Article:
Facebook has announced that it’s extending its Safety Check feature to allow users to seek and offer help in times of emergency as well as notify friends and family that they’re safe.
Called Community Help, the new feature will let users offer things like food, shelter and transportation after a crisis and provide those seeking such things a means of finding access to them.
The feature will activate whenever Safety Check is triggered in a particular area whether as the result of a natural disaster or an accidental emergency such as a building fire.
To use Community Help a user will simply have to access Safety Check when it appears, after which they’ll be able to make a post seeking or offering help. Those seeking help will then be able to organize posts by category and location and directly message anyone offering what they need.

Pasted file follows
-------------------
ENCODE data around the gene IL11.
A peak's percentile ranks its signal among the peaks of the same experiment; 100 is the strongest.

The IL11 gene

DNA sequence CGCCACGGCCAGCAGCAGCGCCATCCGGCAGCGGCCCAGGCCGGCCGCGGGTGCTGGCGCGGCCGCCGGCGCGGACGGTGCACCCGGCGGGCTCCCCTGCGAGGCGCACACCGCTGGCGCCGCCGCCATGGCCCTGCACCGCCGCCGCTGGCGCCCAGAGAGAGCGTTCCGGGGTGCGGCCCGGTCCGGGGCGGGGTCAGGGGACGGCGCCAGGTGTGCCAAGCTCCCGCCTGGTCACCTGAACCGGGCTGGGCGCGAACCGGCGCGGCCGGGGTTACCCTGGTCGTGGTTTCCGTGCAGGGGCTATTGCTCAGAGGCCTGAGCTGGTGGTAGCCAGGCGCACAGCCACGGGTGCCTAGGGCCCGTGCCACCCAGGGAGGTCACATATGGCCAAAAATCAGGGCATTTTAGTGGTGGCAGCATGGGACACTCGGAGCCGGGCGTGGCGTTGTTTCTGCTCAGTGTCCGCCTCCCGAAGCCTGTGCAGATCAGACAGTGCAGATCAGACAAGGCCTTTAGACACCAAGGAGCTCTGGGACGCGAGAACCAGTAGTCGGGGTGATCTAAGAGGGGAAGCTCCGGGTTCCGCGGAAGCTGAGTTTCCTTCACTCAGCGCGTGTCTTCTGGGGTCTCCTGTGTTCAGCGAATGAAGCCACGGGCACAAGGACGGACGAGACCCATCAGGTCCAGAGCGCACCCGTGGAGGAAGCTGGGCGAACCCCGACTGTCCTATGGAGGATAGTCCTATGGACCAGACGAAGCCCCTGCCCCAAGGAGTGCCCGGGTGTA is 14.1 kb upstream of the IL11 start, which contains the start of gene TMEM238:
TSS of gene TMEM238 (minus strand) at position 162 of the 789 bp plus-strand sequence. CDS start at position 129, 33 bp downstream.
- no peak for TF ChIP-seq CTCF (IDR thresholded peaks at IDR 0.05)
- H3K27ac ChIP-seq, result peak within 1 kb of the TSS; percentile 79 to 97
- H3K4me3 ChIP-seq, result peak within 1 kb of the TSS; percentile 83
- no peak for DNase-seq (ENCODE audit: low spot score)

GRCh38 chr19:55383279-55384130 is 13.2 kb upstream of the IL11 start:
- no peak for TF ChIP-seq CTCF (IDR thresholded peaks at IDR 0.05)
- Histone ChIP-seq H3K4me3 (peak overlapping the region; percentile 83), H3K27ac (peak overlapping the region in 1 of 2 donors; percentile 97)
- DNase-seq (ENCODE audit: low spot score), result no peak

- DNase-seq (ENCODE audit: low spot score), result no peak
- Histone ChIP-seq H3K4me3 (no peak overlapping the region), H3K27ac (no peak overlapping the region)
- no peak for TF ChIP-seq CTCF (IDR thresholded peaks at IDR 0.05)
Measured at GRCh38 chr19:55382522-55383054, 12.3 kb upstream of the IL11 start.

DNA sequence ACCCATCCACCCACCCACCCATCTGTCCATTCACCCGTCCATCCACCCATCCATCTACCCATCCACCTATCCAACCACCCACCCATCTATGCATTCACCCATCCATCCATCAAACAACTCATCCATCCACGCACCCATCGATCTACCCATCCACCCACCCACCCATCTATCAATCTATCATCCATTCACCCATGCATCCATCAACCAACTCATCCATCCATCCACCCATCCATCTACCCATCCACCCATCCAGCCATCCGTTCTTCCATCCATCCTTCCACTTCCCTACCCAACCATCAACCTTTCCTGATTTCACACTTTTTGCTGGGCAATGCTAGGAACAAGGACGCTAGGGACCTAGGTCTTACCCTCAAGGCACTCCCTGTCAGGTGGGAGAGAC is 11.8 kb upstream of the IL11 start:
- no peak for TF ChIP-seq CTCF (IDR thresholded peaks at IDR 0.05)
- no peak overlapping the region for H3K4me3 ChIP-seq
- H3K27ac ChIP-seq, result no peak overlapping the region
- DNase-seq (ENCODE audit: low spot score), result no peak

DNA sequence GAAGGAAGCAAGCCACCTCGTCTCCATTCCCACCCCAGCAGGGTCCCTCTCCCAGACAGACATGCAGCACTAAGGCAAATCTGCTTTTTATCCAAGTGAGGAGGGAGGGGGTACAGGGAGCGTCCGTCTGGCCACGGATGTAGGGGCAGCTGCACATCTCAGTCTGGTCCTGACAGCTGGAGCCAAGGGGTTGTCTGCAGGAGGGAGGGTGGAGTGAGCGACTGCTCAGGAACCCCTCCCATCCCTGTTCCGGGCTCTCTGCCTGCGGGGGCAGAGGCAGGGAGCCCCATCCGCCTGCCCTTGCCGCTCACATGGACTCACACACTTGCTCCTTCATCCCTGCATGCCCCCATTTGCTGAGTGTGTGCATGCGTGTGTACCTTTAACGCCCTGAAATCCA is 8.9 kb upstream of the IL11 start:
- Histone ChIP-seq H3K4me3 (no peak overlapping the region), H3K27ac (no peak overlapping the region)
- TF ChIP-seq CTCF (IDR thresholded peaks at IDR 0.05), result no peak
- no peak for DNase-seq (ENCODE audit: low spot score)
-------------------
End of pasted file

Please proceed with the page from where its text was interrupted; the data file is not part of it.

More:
Just like Safety Check, this is an idea that’s been inspired by and grown from trends Facebook has picked up on in its own user base.
Having noticed that in times of disaster people tended to offer help to others in their community via Facebook posts and Groups, Facebook has now formalized a way to do so, saying "we knew we could do more."
Despite good intentions, Facebook's Safety Check hasn't had the smoothest run and Katherine Woo has explained the challenges of implementing the feature.
At launch, Community Help will be available in the US, Canada, Australia, New Zealand and Saudi Arabia, with Facebook saying it’ll be rolled out to more countries at a later date.
You can see a video detailing Community Help below:
Sign up to receive daily breaking news, reviews, opinion, analysis, deals and more from the world of tech.
Emma Boyle is TechRadar’s ex-Gaming Editor, and is now a content developer and freelance journalist. She has written for magazines and websites including T3, Stuff and The Independent. Emma currently works as a Content Developer in Edinburgh.